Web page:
- Wooden playpen with slats spaced no more than 2 inches (60 mm) apart.
- If staples are used in construction, assure they’re firmly installed and none are missing or loose.
Strollers and carriages
These are helpful in transporting babies on outings. The CPSC recommends always securing the seat belts while the stroller or carriage is in use. Never leave a child unattended in a stroller. Keep children’s hands away from pinching areas when stroller is being folded or unfolded, or the seat back is being reclined. For safety reasons, be sure to look for a stroller or carriage with:
- A wide base to prevent tipping
- The seat belt and crotch strap attached securely to the frames
- A seat belt buckle which is easy to use
- Brakes that securely lock the wheel(s)
- A shopping basket which is low on the back and directly over or in front of rear wheels for stability
- Leg hole openings which can be closed when being used in the carriage position
All states have laws requiring babies and children to travel in an approved car safety seat. The National Highway Traffic Safety Administration offers recommendations for choosing a car safety seat, which include:
- Purchase the car seat well in advance of the due date.
- The simplest and least expensive model usually will work as well as one with fancy features.
- Choose a seat that’s easy to use and fits in the vehicle.
- If you choose a convertible seat, try it facing both toward the front and rear.
- Look for a seat you can use as long as possible that faces the rear.
- Keep up with child safety seat regulations recommended by the American Academy of Pediatrics (AAP). An AAP policy advises parents to keep their infant in a rear-facing child safety seat until age 2, or until the infant has reached the maximum height and weight of the car seat’s manufacturer.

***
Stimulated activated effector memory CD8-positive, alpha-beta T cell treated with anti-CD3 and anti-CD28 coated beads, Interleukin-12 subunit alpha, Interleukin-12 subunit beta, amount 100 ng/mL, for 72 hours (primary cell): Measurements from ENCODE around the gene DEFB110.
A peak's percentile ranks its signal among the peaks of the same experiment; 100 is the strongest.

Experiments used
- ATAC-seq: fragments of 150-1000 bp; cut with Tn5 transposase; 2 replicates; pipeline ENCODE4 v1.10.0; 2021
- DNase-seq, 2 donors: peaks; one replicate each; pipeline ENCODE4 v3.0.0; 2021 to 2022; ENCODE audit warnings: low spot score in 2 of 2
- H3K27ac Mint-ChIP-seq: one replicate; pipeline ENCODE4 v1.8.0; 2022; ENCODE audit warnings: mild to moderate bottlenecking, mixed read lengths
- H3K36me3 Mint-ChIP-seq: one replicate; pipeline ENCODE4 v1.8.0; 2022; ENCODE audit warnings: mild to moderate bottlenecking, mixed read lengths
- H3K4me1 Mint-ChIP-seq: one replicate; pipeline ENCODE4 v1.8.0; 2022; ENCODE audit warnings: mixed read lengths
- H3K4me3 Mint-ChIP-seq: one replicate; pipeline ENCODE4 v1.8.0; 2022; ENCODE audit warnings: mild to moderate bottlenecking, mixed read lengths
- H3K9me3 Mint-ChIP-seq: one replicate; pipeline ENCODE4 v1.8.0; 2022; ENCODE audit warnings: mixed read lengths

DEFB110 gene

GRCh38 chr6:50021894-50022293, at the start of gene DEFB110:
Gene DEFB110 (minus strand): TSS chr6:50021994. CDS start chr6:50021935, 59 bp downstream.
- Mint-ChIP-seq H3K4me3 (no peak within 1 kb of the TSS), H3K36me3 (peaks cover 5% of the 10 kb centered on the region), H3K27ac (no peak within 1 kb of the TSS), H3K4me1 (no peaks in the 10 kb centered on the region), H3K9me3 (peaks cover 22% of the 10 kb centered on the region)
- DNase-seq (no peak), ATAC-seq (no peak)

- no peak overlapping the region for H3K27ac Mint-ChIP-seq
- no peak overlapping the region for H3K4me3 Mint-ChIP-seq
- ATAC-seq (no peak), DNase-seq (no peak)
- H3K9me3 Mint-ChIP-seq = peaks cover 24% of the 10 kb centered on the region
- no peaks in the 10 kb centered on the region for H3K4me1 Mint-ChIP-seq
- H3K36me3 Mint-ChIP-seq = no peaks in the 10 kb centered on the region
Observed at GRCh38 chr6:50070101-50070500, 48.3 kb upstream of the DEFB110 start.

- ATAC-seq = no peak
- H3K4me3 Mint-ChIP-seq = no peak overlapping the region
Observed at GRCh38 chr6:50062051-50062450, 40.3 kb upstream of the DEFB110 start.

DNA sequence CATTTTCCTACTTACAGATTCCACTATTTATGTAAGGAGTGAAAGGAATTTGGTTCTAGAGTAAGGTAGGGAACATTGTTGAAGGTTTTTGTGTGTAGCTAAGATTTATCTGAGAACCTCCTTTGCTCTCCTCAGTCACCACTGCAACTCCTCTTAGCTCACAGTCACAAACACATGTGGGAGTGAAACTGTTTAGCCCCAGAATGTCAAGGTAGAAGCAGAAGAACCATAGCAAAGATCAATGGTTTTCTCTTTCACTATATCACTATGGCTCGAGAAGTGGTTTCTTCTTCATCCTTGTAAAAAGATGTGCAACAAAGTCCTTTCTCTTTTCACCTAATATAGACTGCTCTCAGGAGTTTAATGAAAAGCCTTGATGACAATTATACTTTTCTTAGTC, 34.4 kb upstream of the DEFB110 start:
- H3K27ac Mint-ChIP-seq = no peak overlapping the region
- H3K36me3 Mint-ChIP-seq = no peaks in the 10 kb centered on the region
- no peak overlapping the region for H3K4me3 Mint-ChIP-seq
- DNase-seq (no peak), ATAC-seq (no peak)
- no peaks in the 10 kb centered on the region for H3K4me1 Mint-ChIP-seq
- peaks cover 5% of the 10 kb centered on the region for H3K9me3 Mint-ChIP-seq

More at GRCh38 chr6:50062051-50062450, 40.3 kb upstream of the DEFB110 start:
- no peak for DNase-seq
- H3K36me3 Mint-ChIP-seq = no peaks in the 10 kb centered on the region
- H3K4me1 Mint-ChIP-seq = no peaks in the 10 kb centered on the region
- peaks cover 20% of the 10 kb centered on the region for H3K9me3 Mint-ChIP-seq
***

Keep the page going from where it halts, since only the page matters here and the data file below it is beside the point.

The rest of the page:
- If you buy an infant-only seat, you will need a convertible seat later. Most babies need to use rear-facing convertible seats as they get larger, because they outgrow their infant-only seats before age 2.
- When you purchase a car seat be sure to follow instructions on proper installation.
- Nearly every car seat and most vehicles manufactured since Sept. 1, 2002, are required to have the Lower Anchors and Tethers for Children (LATCH) system. The LATCH makes it easier to install the child seat correctly.
Supplying the home
The following is a suggested list of items you may want to have on hand before you bring your newborn home.
- Three to four fitted crib sheets
- Two waterproof crib pads
- Two lightweight cotton crib-sized blankets (no fringe)
- Three to six receiving blankets
- Four waterproof lap pads
- About 10 to 11 disposable diapers per day for the first few weeks, or 48 cloth diapers (plus three to five diaper covers or wraps)
- Diaper pail at each changing area
- Diaper wipes
- Baby bathtub
- Four to six baby washcloths
- Two to four hooded towels
- Mild bath soap
- No tears baby shampoo
Choose simple clothing that’s easy to get on and off, without long strings or ties that might be a choking hazard. Make sure sleepwear is flame-retardant. You may want to buy mainly size 0 to 3 and 3 to 6 months size clothing and a few newborn items.
- Four to six receiving gowns
- Two to three one-piece footed sleepers
- Four to six undershirts or onesies
- Two to three pairs of booties or socks
- One to two blanket sleepers (depending on the season)
- Baby brush and comb
- Baby nail clippers or scissors
- Baby acetaminophen drops (given as advised by your baby’s health care provider)
- Bulb syringe for clearing baby’s nose
- Rectal or digital thermometer
- A front baby carrier or backpack
As you prepare your home for your new baby, look for sturdy furnishings and equipment. Be sure that all products meet current safety standards. This is especially important if you’re borrowing or buying items secondhand.